And so, on April 12, 1960—just five days before The Rock said so long—the Indians announced another, comparatively unnoticed transaction with the Tigers. Lane had acquired his man-crush, Demeter, and only had to part with one of the young prospects from the Minoso deal, Norm Cash. Yup, Norm never played a regular season game with the Indians. But at least his 1960 baseball card catches a rare glimpse of him in the Cleveland cap.

Demeter and the Damage Done

steve-demeterJust a week after the trade, Demeter made his Indians debut on Opening Day at Cleveland Stadium, going 0-2 off the bench in a 4-2 loss to Rocky Colavito and the Tigers. Fortunately, Harvey Kuenn had a pair of hits for Cleveland while The Rock went 0-6 with 4 K’s and Norm Cash whiffed in his only plate appearance for Detroit. Lane looked all the wiser for a day.

And only a day. As it turned out, Steve Demeter might have looked good swinging a bat, but making contact with the ball was another issue. After appearing in just four games for the Indians and failing to reach base in any of them, Demeter was sent down to AAA Toronto in May to fine-tune his skills. He never sniffed a Major League clubhouse again. For the next 12 seasons, Demeter bounced around the Minors—Denver, Rochester, Tulsa— waiting for a phone call that didn’t come. Instead, his legacy became that of the “other guy” in one of the worst trades in Indians history.

Stormin’ Norman Cash, of course, went on to bigger and better things. Over the course of the 1960 season, he earned his way into the starting lineup as the Tiger first baseman and immediately started to show the power he’d hinted at in the White Sox system. In 353 at-bats, he managed 18 HR, 63 RBI, a .286 AVG and .903 OPS. Almost more incredibly, he didn’t hit into a single double play all year—a feat that had never been accomplished by a full-time player in league history.

The Tigers were still a work in progress in 1960, but they now had one of the most feared middle-order trios in baseball: the celebrated Kaline, Colavito, and Cash. They also beat the Indians 15 of the 22 times they met.

The Curse of Norm Cash: The Fallout

The revamped Indians, predictably, sunk from contention. In the course of one week in April, they had kindly stocked the Tiger lineup for years to come while derailing their own fortunes for the next three decades. Along with Demeter’s disappearance from relevance, Bubba Phillips managed 4 homeruns and a .207 AVG as the club’s new third baseman. Johnny Temple posted a 2 HR, 19 RBI, .268 line as a seldom used bench player. Fourth starter Barry Latman posted a so-so 7-7 record with a 4.03 ERA. And Harvey Kuenn only drove in 54 runs, as his average dipped from .353 to .308. In December, he was unceremoniously traded again—this time to the San Francisco Giants.

colavito-cashJohn Romano—the other prospect from the Minoso trade—was at least one bright spot. Along with a cannon arm, he had some impressive pop at the plate for a catcher, slamming 16 homeruns and slugging a solid .475 in 1960. He would be an all-star the next two seasons, hitting over 20 homers and driving in 80 in both years.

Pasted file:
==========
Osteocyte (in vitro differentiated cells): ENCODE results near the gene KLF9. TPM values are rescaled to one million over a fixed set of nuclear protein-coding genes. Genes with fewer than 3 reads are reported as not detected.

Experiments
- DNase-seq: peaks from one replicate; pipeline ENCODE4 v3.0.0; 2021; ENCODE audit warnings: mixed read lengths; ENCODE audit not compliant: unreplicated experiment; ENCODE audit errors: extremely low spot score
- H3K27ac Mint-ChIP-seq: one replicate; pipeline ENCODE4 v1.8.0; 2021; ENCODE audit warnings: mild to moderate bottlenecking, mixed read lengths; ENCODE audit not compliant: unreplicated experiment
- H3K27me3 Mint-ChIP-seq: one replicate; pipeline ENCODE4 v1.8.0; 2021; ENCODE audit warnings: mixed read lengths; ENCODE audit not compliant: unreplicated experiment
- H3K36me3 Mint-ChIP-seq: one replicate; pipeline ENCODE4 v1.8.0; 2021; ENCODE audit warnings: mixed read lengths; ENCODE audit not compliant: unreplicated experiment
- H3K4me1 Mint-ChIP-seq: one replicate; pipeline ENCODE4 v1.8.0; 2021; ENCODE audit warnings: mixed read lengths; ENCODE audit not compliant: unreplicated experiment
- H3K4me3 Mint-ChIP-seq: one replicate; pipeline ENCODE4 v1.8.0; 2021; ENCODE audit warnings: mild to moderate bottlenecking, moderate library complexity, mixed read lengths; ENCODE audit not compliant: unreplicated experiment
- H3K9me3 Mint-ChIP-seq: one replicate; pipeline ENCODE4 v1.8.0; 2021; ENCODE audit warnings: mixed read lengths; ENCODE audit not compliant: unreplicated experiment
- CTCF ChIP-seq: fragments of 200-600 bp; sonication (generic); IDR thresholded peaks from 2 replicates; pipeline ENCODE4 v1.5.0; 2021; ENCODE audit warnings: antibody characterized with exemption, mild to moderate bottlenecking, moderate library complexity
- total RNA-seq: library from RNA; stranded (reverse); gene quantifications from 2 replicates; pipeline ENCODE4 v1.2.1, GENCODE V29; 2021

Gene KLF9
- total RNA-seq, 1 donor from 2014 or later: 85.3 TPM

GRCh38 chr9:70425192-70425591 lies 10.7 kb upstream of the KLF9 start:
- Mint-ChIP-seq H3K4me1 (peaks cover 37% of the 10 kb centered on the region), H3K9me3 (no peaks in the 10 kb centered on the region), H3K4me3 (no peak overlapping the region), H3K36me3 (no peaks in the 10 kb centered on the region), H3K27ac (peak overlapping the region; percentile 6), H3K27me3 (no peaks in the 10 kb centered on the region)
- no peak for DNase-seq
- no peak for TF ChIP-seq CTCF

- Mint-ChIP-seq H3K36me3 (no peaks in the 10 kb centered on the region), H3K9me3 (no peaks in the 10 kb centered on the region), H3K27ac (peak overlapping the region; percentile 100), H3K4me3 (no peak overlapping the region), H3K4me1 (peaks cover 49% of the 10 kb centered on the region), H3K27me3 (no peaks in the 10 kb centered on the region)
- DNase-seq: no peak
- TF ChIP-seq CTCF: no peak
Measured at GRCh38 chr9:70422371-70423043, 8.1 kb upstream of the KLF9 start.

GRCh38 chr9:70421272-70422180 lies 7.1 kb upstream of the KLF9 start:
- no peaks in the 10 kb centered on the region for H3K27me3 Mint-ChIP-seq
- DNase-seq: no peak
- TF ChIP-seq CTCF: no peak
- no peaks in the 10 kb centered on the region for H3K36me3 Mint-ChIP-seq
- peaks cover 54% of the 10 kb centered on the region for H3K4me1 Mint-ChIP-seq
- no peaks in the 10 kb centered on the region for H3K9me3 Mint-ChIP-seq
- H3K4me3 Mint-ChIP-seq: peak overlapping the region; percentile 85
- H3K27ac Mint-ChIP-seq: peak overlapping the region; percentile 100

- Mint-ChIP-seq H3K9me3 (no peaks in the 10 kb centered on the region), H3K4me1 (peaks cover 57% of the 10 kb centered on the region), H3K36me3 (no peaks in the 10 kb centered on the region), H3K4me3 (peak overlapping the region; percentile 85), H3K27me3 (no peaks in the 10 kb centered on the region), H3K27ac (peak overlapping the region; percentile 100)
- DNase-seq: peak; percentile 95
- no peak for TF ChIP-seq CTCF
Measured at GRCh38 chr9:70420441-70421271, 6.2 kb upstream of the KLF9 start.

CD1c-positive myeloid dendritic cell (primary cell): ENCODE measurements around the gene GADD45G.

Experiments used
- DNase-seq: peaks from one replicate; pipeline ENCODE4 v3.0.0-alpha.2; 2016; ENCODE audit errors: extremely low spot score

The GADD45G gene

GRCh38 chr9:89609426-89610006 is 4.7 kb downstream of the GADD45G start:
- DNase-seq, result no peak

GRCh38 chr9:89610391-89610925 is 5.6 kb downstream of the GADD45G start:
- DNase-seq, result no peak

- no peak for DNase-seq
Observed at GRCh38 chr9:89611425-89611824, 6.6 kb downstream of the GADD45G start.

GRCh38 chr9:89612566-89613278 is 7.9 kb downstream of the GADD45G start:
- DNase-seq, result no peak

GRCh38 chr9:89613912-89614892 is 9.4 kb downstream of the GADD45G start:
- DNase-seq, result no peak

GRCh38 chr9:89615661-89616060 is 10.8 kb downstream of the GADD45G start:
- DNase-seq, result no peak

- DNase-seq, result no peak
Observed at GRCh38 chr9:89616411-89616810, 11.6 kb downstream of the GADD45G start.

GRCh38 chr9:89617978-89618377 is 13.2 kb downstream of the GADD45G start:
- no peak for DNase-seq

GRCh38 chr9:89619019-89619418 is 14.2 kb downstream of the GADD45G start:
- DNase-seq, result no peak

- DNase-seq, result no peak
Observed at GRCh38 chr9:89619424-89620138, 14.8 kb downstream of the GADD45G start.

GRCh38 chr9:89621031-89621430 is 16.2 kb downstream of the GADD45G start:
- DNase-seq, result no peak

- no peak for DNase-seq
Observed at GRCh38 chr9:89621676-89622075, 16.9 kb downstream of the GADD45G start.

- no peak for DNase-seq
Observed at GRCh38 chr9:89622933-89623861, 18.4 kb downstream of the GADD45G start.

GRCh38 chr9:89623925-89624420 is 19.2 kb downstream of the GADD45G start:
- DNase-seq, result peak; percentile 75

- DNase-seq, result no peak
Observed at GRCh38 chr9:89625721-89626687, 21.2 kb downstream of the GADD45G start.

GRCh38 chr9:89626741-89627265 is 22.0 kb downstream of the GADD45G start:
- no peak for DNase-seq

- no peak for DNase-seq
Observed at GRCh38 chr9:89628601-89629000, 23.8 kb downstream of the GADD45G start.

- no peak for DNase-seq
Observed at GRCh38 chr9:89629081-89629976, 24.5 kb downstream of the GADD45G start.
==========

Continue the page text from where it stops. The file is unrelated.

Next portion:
Romano was good. Norm Cash was better. In 1961, the Tigers emerged as an elite AL team, winning 101 games (finishing second only to Maris’s Yankees). Al Kaline (19, 82, .324) and Colavito (45, 140, .290) lived up to their billing, but Cash was the breakout star. Though overshadowed by Maris's historic season in New York, Cash led the league in hitting at a .361 clip and added 41 HR and 132 RBI as he peppered the Tiger Stadium bleachers, and even cleared its roof (the first player to ever do so).  The same year, Vic Power posted a line of 5 HR, 63 RBI, and a .268 AVG for a mediocre Tribe club (78-83) that could only wonder what might have been. No longer such an immovable object, Vic was traded to Minnesota before the 1962 season and retired three years later.

In fairness to Frank Lane, Cash was never again as dominant as he was in 1961. Years later, he admitted using a corked bat throughout that season. Still, Cash was a staple of the Tigers lineup for 15 years, finishing his career in 1974 with 377 homeruns (fourth most for a lefthander in baseball history at the time), 1,103 RBI, .271 AVG, and .862 OPS. He was also a 5-time all-star and a key member of Detroit’s 1968 World Championship club.

History Repeating

On the Indians end, the whole sad tale still had one more chapter left to be written-- long after the dust had settled on Frank Lane’s follies. In 1965, looking to add some power and (more importantly) sell some tickets, new Tribe boss Gabe Paul entered into a three way trade with Kansas City and, naturally, the Chicago White Sox, to bring back Rocky Colavito. Not surprisingly, an effort to rewrite history only wound up repeating it. The Indians sent a slumping John Romano back to the White Sox, but they also threw in a pair of prospects-- pitcher Tommy John and centerfielder Tommie Agee—who would go on to excellent careers. Meanwhile, an aging Colavito managed only two more decent seasons in Cleveland, making the deal a mirror of sorts to the Minoso trade of '59. In 1967, the Tribe dealt away The Rock again—with far less fanfare—to those ever wiling trade partners, the White Sox.

It’s hard to fathom how it must have felt being a Tribe fan in 1960, watching the power tandem of Colavito and Cash—who had been in your team’s spring training camp just months earlier—bashing for Detroit. I suppose it would almost be like having two Cy Young award winners on the same team, trading both of them, and then seeing them join forces again on the roster of a hated rival. Hard to imagine, isn’t it?